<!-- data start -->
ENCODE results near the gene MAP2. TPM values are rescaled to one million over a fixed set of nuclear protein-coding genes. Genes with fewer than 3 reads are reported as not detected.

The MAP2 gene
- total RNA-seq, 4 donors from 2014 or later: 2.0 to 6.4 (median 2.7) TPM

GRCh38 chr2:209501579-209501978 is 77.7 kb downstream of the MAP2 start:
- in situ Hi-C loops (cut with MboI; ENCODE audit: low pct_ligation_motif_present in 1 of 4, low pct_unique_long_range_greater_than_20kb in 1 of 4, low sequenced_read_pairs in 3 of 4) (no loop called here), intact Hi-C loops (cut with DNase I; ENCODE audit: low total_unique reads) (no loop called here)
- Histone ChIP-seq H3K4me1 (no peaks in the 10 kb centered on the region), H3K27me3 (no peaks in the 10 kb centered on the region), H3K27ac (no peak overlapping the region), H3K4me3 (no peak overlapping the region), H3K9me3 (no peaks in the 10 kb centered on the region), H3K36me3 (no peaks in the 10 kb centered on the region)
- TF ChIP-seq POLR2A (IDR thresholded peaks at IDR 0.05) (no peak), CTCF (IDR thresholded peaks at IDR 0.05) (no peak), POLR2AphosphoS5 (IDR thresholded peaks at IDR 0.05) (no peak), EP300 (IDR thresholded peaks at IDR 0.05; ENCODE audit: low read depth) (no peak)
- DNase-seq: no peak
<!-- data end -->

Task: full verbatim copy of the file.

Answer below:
ENCODE results near the gene MAP2. TPM values are rescaled to one million over a fixed set of nuclear protein-coding genes. Genes with fewer than 3 reads are reported as not detected.

The MAP2 gene
- total RNA-seq, 4 donors from 2014 or later: 2.0 to 6.4 (median 2.7) TPM

GRCh38 chr2:209501579-209501978 is 77.7 kb downstream of the MAP2 start:
- in situ Hi-C loops (cut with MboI; ENCODE audit: low pct_ligation_motif_present in 1 of 4, low pct_unique_long_range_greater_than_20kb in 1 of 4, low sequenced_read_pairs in 3 of 4) (no loop called here), intact Hi-C loops (cut with DNase I; ENCODE audit: low total_unique reads) (no loop called here)
- Histone ChIP-seq H3K4me1 (no peaks in the 10 kb centered on the region), H3K27me3 (no peaks in the 10 kb centered on the region), H3K27ac (no peak overlapping the region), H3K4me3 (no peak overlapping the region), H3K9me3 (no peaks in the 10 kb centered on the region), H3K36me3 (no peaks in the 10 kb centered on the region)
- TF ChIP-seq POLR2A (IDR thresholded peaks at IDR 0.05) (no peak), CTCF (IDR thresholded peaks at IDR 0.05) (no peak), POLR2AphosphoS5 (IDR thresholded peaks at IDR 0.05) (no peak), EP300 (IDR thresholded peaks at IDR 0.05; ENCODE audit: low read depth) (no peak)
- DNase-seq: no peak